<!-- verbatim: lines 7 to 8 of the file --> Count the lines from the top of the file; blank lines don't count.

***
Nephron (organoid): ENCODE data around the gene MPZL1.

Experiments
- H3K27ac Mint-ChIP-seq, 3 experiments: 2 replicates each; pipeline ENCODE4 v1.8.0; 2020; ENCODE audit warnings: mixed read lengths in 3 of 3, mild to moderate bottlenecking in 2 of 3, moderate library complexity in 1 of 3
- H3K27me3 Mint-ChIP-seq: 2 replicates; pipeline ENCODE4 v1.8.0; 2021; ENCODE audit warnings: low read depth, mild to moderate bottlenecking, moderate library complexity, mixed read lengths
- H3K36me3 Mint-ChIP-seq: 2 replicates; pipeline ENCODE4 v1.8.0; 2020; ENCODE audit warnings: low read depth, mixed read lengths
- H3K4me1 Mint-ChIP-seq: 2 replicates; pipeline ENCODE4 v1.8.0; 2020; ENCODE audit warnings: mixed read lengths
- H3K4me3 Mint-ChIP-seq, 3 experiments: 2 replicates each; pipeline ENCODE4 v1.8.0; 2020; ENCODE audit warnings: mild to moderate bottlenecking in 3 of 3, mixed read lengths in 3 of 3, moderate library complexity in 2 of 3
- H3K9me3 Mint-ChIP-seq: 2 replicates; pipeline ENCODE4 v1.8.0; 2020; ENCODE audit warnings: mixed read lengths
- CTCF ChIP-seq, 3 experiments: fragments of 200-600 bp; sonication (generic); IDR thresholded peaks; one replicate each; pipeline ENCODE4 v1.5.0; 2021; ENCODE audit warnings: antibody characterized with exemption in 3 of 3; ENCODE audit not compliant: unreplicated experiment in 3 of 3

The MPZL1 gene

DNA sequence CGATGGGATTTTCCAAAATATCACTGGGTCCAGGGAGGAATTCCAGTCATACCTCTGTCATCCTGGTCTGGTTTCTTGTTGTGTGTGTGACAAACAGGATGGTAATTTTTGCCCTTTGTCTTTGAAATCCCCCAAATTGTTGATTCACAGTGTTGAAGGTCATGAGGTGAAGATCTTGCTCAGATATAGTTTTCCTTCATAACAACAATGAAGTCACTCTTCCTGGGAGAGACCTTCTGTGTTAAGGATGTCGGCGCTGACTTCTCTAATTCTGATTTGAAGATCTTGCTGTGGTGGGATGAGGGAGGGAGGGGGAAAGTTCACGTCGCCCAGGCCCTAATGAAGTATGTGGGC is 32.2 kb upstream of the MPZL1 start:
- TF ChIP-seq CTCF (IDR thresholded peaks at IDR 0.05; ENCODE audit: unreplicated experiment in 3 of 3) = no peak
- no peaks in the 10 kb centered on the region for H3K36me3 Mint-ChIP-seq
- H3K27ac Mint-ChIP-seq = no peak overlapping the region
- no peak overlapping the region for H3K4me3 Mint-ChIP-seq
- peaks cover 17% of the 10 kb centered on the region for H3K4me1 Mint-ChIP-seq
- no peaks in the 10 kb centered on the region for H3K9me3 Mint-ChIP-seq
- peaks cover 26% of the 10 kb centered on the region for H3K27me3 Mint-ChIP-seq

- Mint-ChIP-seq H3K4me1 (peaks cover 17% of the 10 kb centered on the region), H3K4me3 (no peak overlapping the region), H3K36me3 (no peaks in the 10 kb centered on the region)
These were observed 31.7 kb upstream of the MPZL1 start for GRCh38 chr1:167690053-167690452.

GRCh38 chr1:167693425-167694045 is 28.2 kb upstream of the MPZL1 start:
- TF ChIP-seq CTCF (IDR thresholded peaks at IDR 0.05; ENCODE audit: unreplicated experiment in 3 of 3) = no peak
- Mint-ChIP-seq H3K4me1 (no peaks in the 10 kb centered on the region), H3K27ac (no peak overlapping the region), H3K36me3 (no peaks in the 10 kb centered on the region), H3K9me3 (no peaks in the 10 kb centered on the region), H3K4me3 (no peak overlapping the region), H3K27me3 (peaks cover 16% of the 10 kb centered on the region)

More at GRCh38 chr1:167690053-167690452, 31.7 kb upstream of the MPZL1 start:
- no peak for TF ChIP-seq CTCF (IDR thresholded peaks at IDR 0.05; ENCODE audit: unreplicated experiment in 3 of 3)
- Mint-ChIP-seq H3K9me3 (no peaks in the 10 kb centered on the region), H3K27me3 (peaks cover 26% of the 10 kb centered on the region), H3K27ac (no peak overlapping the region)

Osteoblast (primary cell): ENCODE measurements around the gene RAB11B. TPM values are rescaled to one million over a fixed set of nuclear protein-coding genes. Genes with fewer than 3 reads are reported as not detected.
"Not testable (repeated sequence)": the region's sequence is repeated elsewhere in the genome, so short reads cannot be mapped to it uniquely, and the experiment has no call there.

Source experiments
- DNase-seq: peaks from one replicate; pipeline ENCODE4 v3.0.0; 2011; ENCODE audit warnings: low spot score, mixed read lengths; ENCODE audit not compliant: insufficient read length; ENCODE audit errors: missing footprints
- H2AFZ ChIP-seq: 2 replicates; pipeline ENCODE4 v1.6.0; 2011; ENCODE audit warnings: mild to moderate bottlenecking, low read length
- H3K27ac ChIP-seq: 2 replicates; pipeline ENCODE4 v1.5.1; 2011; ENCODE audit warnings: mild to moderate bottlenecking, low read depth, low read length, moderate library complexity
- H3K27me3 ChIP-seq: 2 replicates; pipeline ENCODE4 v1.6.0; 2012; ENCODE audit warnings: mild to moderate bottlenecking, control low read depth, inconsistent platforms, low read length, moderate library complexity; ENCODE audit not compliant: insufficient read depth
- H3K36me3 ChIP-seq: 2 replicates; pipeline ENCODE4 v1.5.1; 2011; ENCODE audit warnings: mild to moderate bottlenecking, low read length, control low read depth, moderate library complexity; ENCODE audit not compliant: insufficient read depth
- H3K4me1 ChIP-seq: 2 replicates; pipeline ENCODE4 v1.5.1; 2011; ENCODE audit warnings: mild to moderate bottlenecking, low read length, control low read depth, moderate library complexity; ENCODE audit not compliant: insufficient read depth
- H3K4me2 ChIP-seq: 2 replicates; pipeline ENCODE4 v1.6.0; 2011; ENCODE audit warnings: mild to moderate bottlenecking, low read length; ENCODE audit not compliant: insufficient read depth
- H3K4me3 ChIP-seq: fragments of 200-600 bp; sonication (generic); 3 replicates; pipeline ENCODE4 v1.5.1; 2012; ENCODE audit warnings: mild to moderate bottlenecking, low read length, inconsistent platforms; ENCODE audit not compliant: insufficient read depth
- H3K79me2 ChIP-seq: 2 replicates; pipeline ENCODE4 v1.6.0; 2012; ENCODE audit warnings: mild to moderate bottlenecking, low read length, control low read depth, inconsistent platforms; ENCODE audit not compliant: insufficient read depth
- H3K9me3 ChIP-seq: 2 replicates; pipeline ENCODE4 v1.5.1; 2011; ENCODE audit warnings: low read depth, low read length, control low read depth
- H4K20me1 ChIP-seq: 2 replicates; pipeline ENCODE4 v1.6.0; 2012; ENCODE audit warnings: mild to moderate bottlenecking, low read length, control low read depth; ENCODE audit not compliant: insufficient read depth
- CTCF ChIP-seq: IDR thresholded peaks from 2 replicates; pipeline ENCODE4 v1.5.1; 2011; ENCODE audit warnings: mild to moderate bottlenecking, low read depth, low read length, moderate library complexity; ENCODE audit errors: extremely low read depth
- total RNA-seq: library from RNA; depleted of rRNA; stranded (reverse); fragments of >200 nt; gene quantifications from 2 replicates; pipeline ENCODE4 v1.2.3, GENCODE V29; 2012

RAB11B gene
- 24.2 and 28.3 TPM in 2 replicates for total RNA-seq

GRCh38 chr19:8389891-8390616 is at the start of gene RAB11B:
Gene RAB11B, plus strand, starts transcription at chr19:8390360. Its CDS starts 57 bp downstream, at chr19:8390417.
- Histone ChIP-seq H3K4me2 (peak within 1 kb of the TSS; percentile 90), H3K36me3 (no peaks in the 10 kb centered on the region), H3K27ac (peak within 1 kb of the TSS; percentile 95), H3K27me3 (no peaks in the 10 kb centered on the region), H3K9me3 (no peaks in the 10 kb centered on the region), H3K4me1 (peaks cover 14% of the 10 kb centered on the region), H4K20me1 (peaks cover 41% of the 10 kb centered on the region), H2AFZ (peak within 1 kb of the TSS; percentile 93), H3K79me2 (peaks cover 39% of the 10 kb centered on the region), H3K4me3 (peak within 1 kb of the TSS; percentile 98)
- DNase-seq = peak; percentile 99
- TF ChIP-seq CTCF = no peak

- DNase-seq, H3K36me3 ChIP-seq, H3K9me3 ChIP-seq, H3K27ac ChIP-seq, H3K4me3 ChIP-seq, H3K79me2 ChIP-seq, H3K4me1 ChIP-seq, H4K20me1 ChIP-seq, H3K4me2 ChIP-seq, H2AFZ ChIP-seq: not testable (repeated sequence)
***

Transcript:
- H3K4me3 Mint-ChIP-seq, 3 experiments: 2 replicates each; pipeline ENCODE4 v1.8.0; 2020; ENCODE audit warnings: mild to moderate bottlenecking in 3 of 3, mixed read lengths in 3 of 3, moderate library complexity in 2 of 3
- H3K9me3 Mint-ChIP-seq: 2 replicates; pipeline ENCODE4 v1.8.0; 2020; ENCODE audit warnings: mixed read lengths